• 1984 ~ The Jacksons’ Victory Tour broke the record for concert ticket sales. The group surpassed the 1.1 million mark in only two months.

• 2002 ~ Kay Gardner, whose last musical work with the Bangor Symphony Orchestra memorialized the Sept. 11 terrorist attacks, died of a heart attack. She was in her early 60s.
On hearing of her death, symphony officials scheduled Gardner’s work, “Lament for Thousand,” for the orchestra’s season-opening concert Oct. 13 at the Maine Center for the Arts in Orono.
Gardner was a pianist, flutist and conductor who performed in 46 states and several countries.
More than 20 years ago, she sued the Bangor Symphony, unsuccessfully, for sex discrimination after she had applied for a conducting position and learned that orchestra members had been asked how they felt about working with a female conductor.
In 2000, she was the guest conductor for a 40-member orchestra of women from the Bangor Symphony, playing a repertoire written by women.
Gardner studied music at the University of Michigan and at the State University of New York at Stony Brook. In 1972, she helped found a feminist and openly lesbian women’s band, Lavender Jane.

August 28 ~ in Music History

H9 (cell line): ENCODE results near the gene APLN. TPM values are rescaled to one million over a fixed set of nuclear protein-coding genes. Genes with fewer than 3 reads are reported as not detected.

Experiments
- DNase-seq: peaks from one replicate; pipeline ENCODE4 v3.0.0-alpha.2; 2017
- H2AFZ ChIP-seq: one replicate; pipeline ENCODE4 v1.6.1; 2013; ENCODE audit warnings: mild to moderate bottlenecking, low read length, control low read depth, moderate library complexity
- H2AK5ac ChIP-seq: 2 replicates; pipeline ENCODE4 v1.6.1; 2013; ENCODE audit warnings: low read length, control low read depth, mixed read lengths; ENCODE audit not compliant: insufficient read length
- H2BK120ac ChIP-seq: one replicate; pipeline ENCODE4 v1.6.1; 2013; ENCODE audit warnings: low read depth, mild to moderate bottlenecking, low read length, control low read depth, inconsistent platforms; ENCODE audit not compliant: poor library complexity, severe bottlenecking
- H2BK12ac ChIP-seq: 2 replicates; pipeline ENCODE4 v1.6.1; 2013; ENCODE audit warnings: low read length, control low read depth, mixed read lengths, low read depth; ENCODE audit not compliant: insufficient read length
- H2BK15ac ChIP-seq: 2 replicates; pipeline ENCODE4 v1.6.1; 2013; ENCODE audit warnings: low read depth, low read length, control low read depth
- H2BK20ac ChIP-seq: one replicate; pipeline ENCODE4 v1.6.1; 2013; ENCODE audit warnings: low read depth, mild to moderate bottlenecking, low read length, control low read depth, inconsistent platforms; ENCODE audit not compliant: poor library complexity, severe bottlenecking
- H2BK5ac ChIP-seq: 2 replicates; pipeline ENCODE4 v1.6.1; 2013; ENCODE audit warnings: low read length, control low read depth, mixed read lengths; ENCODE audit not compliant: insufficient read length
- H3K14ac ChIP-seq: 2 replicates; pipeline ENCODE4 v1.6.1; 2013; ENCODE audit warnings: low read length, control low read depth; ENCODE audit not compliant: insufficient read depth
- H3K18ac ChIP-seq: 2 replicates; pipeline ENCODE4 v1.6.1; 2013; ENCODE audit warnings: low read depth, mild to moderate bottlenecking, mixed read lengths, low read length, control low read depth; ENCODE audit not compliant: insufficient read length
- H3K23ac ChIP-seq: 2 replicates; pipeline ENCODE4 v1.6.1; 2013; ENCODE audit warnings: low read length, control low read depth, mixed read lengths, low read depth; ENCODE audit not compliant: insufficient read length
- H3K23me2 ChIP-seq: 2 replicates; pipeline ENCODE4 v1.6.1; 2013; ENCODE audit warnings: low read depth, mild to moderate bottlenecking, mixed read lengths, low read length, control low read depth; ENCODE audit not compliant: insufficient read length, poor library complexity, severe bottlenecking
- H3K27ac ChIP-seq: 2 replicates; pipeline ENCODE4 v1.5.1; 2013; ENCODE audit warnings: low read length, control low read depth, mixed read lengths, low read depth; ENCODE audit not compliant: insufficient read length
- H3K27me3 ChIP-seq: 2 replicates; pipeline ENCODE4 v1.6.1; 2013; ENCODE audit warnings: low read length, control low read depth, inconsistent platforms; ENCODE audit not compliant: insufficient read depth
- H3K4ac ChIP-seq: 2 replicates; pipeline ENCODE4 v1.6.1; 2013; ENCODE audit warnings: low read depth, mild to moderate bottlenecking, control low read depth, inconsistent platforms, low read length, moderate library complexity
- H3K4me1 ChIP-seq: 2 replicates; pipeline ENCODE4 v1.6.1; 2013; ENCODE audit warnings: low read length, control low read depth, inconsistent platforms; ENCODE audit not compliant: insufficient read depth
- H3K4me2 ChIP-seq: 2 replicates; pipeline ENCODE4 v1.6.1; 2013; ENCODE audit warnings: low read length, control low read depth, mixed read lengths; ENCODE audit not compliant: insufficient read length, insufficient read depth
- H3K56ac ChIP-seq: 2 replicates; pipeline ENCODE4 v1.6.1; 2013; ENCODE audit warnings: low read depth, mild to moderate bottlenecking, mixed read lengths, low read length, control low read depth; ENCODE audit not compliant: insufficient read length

• 1826 ~ Walter Cecil Macfarren, English pianist and composer, born in London

• 1850 ~ Wagner’s opera, Lohengrin, was performed for the first time.

• 1894 ~ Karl Böhm, Austrian conductor

OCMS   1913 ~ Richard Tucker, American tenor
More information about Tucker

• 1924 ~ Dinah Washington, American rhythm-and-blues singer. She popularized many, many great songs, including What a Diff’rence a Day Makes, Unforgettable, and several hits with Brook Benton.

• 1925 ~ Billy (William Wayne) Grammer, Singer

• 1931 ~ You Rascal You was recorded by Henry Allen, with the Luis Russell Band, for the Victor label.

• 1939 ~ Clem Cattini, Drummer with Tornados

• 1948 ~ Daniel Seraphine, Drummer with Chicago

• 1951 ~ Wayne Osmond, Singer with The Osmond Brothers

• 1964 ~ The Beatles appeared on the cover of LIFE magazine.

• 1965 ~ Shania Twain (Eilleen Regina Edwards), Grammy Award-winning singer

• 1984 ~ The Jacksons’ Victory Tour broke the record for concert ticket sales. The group surpassed the 1.1 million mark in only two months.

• 2002 ~ Kay Gardner, whose last musical work with the Bangor Symphony Orchestra memorialized the Sept. 11 terrorist attacks, died of a heart attack. She was in her early 60s.
On hearing of her death, symphony officials scheduled Gardner’s work, “Lament for Thousand,” for the orchestra’s season-opening concert Oct. 13 at the Maine Center for the Arts in Orono.
Gardner was a pianist, flutist and conductor who performed in 46 states and several countries.
More than 20 years ago, she sued the Bangor Symphony, unsuccessfully, for sex discrimination after she had applied for a conducting position and learned that orchestra members had been asked how they felt about working with a female conductor.
In 2000, she was the guest conductor for a 40-member orchestra of women from the Bangor Symphony, playing a repertoire written by women.